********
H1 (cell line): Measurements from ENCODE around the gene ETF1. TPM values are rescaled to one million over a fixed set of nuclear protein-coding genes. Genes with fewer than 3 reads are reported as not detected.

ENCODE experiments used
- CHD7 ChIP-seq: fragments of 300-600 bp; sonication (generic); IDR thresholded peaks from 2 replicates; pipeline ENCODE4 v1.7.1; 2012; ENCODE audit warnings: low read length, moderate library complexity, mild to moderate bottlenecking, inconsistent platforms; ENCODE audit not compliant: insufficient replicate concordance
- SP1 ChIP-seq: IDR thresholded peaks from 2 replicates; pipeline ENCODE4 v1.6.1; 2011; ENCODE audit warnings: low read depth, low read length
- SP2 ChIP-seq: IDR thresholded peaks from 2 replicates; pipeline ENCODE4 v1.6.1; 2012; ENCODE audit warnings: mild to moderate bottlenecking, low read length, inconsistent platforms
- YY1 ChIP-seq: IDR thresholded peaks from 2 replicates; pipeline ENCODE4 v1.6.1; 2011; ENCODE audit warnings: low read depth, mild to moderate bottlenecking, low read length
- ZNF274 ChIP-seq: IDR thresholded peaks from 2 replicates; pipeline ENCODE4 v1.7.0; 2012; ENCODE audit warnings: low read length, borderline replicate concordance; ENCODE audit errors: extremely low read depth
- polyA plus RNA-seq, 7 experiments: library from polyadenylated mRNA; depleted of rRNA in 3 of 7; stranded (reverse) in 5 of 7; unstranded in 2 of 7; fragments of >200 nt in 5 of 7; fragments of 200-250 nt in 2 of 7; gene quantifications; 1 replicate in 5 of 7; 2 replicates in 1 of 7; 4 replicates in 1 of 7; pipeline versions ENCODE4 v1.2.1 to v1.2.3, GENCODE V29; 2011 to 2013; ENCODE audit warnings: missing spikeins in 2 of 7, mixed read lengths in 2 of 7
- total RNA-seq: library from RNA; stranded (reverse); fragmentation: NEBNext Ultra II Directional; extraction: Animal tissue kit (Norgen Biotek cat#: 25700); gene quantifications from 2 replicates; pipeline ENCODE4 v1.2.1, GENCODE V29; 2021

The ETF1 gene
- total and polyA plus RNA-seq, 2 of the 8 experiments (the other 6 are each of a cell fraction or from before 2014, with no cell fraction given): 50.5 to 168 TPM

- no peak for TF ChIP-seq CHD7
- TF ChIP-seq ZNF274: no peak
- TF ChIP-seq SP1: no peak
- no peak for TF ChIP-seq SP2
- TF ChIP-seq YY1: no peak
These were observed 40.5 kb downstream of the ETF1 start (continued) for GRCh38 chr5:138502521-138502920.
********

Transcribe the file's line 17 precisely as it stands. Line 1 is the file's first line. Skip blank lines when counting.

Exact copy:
These were observed 40.5 kb downstream of the ETF1 start (continued) for GRCh38 chr5:138502521-138502920.